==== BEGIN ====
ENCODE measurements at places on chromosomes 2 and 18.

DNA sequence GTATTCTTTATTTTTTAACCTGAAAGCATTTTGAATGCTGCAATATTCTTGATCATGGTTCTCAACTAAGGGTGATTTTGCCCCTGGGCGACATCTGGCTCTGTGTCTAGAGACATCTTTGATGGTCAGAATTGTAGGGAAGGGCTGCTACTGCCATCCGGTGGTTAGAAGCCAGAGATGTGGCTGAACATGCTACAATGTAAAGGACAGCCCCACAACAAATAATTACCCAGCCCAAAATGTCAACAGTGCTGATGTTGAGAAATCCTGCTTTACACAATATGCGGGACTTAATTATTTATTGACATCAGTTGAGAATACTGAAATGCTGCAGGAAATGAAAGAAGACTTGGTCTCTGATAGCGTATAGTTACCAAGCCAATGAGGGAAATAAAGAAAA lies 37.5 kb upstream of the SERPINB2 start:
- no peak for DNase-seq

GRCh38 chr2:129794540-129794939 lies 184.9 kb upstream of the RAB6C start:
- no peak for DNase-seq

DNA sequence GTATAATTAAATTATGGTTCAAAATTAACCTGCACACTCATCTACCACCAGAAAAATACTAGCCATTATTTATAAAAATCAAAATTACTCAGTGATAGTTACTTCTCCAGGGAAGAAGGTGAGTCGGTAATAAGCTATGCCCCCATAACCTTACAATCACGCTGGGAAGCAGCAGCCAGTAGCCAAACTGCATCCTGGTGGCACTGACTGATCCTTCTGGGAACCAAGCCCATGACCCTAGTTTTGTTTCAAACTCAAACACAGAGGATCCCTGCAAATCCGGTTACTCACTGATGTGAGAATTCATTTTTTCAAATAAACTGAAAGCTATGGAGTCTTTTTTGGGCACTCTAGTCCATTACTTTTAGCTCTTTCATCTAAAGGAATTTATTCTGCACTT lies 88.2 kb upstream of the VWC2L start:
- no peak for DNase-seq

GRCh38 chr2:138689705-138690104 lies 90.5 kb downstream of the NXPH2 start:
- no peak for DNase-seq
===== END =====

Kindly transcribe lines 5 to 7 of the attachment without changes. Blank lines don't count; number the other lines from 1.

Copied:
- no peak for DNase-seq

DNA sequence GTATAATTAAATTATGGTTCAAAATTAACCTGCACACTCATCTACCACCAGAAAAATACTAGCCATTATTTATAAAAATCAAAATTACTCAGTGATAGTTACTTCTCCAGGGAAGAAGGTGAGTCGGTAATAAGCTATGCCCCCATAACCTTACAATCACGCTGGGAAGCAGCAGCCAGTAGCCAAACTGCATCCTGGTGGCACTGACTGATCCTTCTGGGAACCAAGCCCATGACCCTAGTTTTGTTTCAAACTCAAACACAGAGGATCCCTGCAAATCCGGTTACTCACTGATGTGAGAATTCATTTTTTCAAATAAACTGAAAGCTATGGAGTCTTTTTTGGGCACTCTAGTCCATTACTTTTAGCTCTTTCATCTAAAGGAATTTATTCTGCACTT lies 88.2 kb upstream of the VWC2L start:
- no peak for DNase-seq